Glossary of Leather Terminology

Glossary of Leather Terminology

Be sure to learn of the 3 mistakes to avoid when buying the best leather sofa.

ANILINE DYED (an-a-line)
Lovers of truly natural products are particularly fond of these leathers: their buttery, glove-soft
texture adds an extra dimension of comfort to your sofa or chair. To create this luxurious
softness and their rich gem-like colors, aniline dyed leathers are tumbled for up to 12 hours in
drums containing transparent dyes. These dyes enhance the subtle textural and color variations
of each hide. Through the years, aniline dyed leather develops a distinctive patina which adds to
its value as a focal point in your home. Only premium hides with the least amount of range marks, with the most pleasing color and texture are selected for this category. Click here to see Aniline Dyed Leather offered by Classic Leather. Here is an aniline dyed Tan Leather Sofa, although it is available in 100’s of colors.

Many cows raised on the opten range develop hides that are marred by naturally occurring range marks. Range marks such as insect bite scars, rubbing against barbed wire creating scars, scrapes against fence posts, run ins with horns from other animals, ranch brand marks and other range marks make them candidates for correction. To remove these range marks, Corrected Grain leathers are first lightly sanded or buffed to remove the range marks, then lightly embossed to restore a natural-looking more uniform grain pattern. Finally, a clear protective topcoat is applied. This protective top coat offers resistance against scratches, stains and fading from sunlight. Some natural softness is slightly sacrificed in this process, but the proportionately larger number of hides in this category makes this the most economical grade of top grain furniture leather. Most corrected grain leather originates with cows raised on the open range in South America.

A dyeing process in which leather is immersed in dye and tumbled in a rotating drum, allowing
maximum dye penetration.

The application of color, either by spraying, hand rubbing or immersion.

A process in which design is added to leather by pressure to alter or correct the surface, resulting
in uniform imitation grain.

Any post tanning treatment, such as: dyeing, rolling, pressing, spraying, lacquering, antiquing,
waxing, buffing, embossing, glazing, waterproofing, or flame-proofing.

A term which indicates that leather possesses its original, natural grain; leather which has not
been altered or corrected.  Also called Natural Grain. Click here to see Full Grain Leather offered by Classic Leather.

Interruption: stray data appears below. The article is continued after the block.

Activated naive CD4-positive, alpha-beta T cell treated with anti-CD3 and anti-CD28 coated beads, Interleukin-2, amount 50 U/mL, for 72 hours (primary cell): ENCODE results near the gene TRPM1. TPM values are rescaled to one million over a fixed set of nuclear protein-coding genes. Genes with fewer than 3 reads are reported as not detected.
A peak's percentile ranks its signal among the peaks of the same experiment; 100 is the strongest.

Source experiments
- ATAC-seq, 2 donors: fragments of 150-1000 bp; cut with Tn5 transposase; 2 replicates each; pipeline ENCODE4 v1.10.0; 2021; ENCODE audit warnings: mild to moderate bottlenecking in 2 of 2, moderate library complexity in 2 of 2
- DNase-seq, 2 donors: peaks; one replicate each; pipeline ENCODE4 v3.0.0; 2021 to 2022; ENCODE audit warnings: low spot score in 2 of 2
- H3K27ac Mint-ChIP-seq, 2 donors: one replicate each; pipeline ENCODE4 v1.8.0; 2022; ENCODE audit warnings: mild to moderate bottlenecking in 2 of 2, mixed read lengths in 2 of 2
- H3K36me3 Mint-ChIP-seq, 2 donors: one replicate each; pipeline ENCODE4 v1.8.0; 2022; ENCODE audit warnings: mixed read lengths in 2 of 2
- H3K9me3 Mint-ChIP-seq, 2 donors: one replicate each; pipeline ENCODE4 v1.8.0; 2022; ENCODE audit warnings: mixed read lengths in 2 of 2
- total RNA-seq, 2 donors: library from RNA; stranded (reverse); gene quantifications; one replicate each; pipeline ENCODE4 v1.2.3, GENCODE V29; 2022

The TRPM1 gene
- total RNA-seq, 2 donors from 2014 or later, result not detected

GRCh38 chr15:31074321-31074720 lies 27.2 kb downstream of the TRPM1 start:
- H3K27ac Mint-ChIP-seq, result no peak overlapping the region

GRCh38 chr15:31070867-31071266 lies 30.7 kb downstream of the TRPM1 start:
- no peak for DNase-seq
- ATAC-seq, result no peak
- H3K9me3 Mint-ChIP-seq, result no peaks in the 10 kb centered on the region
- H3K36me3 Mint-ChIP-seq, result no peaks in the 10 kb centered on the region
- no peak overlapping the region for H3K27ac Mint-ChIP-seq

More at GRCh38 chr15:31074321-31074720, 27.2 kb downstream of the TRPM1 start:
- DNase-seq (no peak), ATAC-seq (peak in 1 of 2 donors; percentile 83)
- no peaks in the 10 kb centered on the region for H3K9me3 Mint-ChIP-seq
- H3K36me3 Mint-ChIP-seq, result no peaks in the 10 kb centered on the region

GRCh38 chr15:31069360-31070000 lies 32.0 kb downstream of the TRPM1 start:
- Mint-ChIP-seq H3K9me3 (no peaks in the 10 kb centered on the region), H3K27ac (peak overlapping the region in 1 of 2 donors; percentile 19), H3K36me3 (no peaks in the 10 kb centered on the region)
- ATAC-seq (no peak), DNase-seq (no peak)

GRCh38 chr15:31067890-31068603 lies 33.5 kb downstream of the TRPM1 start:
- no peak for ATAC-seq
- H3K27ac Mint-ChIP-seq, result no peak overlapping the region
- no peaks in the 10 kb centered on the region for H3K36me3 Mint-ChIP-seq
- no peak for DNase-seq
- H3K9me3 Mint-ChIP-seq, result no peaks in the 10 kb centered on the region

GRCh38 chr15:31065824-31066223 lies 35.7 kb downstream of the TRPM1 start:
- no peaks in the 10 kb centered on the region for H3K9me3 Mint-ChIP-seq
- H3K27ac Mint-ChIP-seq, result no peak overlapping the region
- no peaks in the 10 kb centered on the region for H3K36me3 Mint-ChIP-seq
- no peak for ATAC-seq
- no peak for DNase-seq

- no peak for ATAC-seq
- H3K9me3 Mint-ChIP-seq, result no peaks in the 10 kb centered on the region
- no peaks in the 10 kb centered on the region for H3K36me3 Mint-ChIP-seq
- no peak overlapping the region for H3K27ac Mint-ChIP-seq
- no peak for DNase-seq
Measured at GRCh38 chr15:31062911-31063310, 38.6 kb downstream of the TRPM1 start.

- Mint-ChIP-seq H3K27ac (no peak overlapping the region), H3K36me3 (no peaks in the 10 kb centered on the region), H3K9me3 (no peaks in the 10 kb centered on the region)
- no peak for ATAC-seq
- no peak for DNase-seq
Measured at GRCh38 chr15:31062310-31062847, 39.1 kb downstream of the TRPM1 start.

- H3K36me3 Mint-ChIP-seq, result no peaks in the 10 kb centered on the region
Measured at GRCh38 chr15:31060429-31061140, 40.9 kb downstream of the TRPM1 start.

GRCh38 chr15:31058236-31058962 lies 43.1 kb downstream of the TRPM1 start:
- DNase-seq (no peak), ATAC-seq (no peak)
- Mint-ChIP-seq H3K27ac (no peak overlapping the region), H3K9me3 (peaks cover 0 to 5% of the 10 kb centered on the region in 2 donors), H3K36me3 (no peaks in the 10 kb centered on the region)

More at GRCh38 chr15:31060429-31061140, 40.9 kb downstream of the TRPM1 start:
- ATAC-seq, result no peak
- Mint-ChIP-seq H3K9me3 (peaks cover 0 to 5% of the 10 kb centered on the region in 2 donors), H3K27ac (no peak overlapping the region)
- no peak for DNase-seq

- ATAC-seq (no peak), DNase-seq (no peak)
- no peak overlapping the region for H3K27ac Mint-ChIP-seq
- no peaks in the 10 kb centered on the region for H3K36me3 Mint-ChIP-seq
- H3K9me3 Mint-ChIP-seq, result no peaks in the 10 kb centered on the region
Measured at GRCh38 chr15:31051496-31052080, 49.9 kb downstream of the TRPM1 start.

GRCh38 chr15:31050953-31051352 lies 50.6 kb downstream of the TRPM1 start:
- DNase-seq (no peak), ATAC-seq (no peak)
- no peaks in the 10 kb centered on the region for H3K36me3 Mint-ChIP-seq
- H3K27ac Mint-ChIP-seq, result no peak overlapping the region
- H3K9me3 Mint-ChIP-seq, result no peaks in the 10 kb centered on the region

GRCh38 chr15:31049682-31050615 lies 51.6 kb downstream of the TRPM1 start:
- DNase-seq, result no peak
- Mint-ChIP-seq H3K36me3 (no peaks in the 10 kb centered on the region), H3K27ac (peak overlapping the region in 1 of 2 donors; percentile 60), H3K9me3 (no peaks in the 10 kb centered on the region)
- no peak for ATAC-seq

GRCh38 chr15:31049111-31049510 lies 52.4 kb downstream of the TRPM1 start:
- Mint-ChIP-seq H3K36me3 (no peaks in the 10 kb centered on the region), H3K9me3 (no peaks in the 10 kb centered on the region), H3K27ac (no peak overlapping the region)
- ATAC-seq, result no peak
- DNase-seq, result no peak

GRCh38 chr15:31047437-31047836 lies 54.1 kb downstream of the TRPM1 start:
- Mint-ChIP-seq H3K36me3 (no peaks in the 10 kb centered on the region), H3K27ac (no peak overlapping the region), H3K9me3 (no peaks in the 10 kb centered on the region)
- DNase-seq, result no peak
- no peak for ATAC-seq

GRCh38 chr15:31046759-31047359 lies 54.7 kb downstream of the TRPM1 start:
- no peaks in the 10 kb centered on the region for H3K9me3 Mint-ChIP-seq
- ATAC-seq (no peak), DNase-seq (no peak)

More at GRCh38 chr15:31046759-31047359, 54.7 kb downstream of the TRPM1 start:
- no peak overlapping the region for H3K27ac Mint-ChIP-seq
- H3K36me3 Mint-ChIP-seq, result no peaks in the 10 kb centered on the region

The distinctive pore and wrinkle pattern of a hide; may be either natural or embossed.

A term used to describe the softness or feel of a leather when you rub your hand on it.

The unaltered top grain surface of leather, also called Full Grain. Click here to see Natural Grain Leather offered by Classic Leather.

PATINA (pa-tee-na)
A lustre that develops on the leather with time and use.

A term describing hides with virtually no scars, range marks or blemishes, usually less than 5% of all hides and typically the most expensive since there are less available.

Refers to the removal of grain, scars and blemishes from a hide.

SEMI-ANILINE (an-a-lin)
Sometimes call “Aniline Plus”, these leathers are first drum dyed in penetrating aniline dyes.
Then a thin matching topcoat is applied to even out the color of the hide surface. The topcoat
also serves to protect against fading and stains. Semi-Aniline leathers are available in hundreds
of colors. They retain most of the softness or their aniline dyed cousins because the natural top
grain is left intact. A much larger proportion of the world hide supply is suitable for this class of
leather and as a result they are more moderately priced. Click here to see Semi-Aniline Leather offered by Classic Leather.

Underlying layers of leather skin, “split” away from the top-grain layer, usually used for suedes, and used for less costly furniture. Does not wear or last as well as top grain or full grain leather.

Treating raw hides to reduce their perishability, and creating a finished leather product.

The top surface of the hide, the outer layer of the skin, which is the strongest, most durable, best looking with the best feel to it.

* extra *
In addition to the above glossary of leather teriminology, click here for additional leather information or here for Characteristics of Quality Leather.